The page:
The miles were clicking off ever so slowly and I started getting some delusions and hallucinations. Dizziness, wobbly legs on downhills, and hot as hell. …I was not in good shape.

But I guess I’m just a worry-wart wimp, because I arrived at the big creek, about a mile from the Falls, and drank and drank and drank; but I wasn’t finished yet…

Sprinting to Soak

All I could think about for the last mile and a half was finishing this run and soaking in the creek at the end – a ritual we have for easing sore muscles – and mine were in exceptionally bad shape due to the dehydration issues.

Luckily, the last .5 miles or so, is all downhill and fast. I took advantage and literally sprinted down that mountain and plopped myself into the creek ready to express to Rockman, who had already beaten me to bottom by 30 minutes, how beat and battered I felt.

…but after 5 minutes in the creek I was happy.

– good training for Laural Valley in a couple of weeks.

– good times on the trails with my friends.

– the runners high from hell

…and eagerly awaiting whatever food was sure to come in the next 20 minutes.

Peachtree Road Race Report

2008 Peachtree Road Race

A Last Minute Decision to Run

I hadn’t really planned to run the 2008 Peachtree Road Race. When I received this year’s application, I procrastinated to the point of missing the deadline for entry.

Why? I dunno.

Perhaps, with all this ultrarunning going on, I felt like the Peachtree was, well …just another 10K and why should I care about running a measly little 10K? …but that’s not only arrogant-sounding, it’s skipping an opportunity to participate in a great running event; and, since I ran it in 2006 and 2007, my own sort of Atlanta fourth of July tradition.

A New Peachtree Road Race Course

For the first time since 1970, due to issues with the Georgia drought, the City of Atlanta forced the Peachtree race directors to end the race somewhere other than our famous Piedmont Park. The event still races down Peachtree street from Lenox, and the runners still make that famous turn on 10th street; however, instead of finishing the race on 10th Street at the Piedmont Park entrance, runners take a quick right onto Juniper and carry on a set of short rolling hills to the finish at Ponce de Leon.

This made it seem longer to me, but I still liked the change a lot.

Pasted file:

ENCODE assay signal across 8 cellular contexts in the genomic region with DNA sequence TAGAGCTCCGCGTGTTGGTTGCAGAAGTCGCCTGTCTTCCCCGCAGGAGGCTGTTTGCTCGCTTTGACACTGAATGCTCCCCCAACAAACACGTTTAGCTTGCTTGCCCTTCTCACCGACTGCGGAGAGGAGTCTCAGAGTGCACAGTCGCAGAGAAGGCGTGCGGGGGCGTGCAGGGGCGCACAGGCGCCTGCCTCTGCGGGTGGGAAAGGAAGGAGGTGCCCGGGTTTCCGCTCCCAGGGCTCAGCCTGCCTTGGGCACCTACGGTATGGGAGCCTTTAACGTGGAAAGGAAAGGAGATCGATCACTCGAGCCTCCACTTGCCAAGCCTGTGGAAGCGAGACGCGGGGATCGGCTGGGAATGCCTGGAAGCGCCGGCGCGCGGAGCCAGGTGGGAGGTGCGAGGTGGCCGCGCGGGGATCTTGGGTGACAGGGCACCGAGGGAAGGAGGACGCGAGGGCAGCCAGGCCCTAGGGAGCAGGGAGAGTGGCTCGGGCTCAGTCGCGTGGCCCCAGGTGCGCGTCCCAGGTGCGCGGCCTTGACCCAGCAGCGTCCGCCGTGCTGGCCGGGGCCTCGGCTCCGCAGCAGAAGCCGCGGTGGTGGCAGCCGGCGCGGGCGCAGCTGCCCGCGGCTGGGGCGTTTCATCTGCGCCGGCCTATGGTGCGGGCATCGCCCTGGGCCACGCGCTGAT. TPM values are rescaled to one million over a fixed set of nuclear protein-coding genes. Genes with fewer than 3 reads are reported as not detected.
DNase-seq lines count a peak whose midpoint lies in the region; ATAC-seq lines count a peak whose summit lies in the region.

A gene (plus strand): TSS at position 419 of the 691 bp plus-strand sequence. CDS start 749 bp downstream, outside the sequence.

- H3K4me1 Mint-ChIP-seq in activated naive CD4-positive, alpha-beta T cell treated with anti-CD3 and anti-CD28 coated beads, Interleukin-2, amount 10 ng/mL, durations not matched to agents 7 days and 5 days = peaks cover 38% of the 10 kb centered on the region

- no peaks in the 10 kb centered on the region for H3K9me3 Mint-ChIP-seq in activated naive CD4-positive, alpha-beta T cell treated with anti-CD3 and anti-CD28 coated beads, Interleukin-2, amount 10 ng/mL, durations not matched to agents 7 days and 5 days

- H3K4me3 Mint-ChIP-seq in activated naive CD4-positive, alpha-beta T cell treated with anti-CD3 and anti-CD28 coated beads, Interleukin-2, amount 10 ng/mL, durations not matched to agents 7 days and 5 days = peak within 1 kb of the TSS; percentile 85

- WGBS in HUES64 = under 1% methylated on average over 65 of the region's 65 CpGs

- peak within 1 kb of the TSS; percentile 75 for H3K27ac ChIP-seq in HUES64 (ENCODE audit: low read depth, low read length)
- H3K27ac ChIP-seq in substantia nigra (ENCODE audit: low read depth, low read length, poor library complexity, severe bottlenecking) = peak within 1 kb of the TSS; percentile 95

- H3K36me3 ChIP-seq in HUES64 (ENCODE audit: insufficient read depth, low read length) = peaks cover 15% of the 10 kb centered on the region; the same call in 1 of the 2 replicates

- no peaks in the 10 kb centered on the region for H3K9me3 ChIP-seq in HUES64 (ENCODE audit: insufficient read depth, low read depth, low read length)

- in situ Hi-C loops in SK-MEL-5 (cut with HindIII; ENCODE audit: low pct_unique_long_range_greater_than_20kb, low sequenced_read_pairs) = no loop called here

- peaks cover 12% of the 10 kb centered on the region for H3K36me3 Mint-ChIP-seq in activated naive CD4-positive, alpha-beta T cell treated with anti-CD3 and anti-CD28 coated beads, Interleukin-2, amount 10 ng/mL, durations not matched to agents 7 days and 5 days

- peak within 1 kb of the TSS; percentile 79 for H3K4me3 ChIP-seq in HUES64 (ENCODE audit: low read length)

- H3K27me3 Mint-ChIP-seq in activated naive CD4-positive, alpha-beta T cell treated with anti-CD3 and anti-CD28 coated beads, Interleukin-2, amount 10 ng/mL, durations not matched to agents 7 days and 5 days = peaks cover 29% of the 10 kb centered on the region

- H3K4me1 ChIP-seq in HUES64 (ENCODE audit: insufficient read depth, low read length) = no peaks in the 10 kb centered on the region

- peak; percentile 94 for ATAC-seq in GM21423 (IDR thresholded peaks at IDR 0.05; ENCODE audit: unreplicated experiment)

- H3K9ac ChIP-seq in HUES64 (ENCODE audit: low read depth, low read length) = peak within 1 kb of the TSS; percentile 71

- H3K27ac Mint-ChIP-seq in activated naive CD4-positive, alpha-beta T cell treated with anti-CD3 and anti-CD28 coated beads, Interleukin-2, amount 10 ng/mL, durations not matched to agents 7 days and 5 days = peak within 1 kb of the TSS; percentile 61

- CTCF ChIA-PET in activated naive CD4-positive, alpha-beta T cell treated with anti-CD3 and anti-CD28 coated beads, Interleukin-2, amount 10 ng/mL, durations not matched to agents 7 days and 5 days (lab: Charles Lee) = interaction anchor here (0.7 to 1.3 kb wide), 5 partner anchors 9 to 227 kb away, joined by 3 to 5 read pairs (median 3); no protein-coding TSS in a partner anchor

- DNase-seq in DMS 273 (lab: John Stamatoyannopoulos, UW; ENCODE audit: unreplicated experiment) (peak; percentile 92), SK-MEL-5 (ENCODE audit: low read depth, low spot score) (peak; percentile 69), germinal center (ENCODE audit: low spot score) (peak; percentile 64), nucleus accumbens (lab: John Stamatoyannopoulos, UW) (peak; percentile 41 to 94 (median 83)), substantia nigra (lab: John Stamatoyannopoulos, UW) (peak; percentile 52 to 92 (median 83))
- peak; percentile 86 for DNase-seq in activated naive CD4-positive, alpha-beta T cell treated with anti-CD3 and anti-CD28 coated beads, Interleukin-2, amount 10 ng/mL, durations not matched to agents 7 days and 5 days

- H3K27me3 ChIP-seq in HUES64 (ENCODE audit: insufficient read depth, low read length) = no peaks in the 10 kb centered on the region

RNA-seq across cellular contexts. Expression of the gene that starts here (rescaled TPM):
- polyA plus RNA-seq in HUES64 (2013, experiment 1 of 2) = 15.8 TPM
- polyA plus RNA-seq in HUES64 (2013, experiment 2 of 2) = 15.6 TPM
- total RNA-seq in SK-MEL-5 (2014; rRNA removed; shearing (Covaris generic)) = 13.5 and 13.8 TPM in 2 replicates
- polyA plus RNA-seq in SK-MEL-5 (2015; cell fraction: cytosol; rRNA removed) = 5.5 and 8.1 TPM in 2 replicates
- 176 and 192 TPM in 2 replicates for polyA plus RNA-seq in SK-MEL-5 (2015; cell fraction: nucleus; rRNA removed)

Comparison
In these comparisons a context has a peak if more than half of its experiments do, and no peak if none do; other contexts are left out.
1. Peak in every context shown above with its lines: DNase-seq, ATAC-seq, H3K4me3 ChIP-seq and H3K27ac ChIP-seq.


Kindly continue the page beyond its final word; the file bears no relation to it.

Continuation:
The Crowd Makes the Peachtree

I am always amazed at the runners I see who are so “gung ho” about their race times at this race. It’s really a waste of anxiety to stress this race because:

  1. It’s so crowded, even in the 1-3 time groups; so, unless you are the very elite, expected run under 40 minutes, and thus ‘seeded’, it’s really difficult to get a fast start.
  2. You’d miss all the fun and excitement that makes the Peachtree Road Race so unique.

And that really is what makes this race so special. Along the course this year I experienced:

  • A runner in a Speedo, barefoot, with an American flag cape
  • A couple of military guys running in full fatigues …some carrying flags
  • Two gorgeous twins running every step together
  • People launching water hoses and sprayers all along the route
  • Businesses were again throwing out t-shirts to all the runners
  • Folks were offering cups of ice, fruit drinks …and beer along the course
  • Slapping at least 100 random hands as people stuck them out in support
  • Cheering wheelchair patients in front of the hospital
  • Radio station booths tossing out swag and screaming over the microphone
  • Drunk college kids, and twenty-somethings, partying and cheering along the course
  • Talking to people whom this was their first Peachtree
  • Shoots, talking to people whom this was their first 10K!

…and so much more.

I saw old running friends (as old as two years of serious running can make a friend), and made a couple of new ones. The t-shirts were awesome {see design below}…

2008 Peachtree Road Race T-shirt

…and even on only about 2.5 hours of sleep, I am so glad that I dragged myself out of bed and made my way down to Lenox along with 55,000 other eager and excited runners.

I crossed the finish line in 53:21 (53:07 chip time) which is rather slow for me at this stage in my training and development, but who cares? I had a fun, kick-ass run.

Also, quickly, to whomever that was that yelled out my GUTS, and RunnersWorld, forum name “surftrip”, about a 1/4 mile from the finish, what the heck happened to you? I slowed up and looked around for you and you simply disappeared. {sigh} …but that tends to happen in a sea of runners.

How about you? Please share your Peachtree Road Race experiences in the comments below.

Back to the ultra training…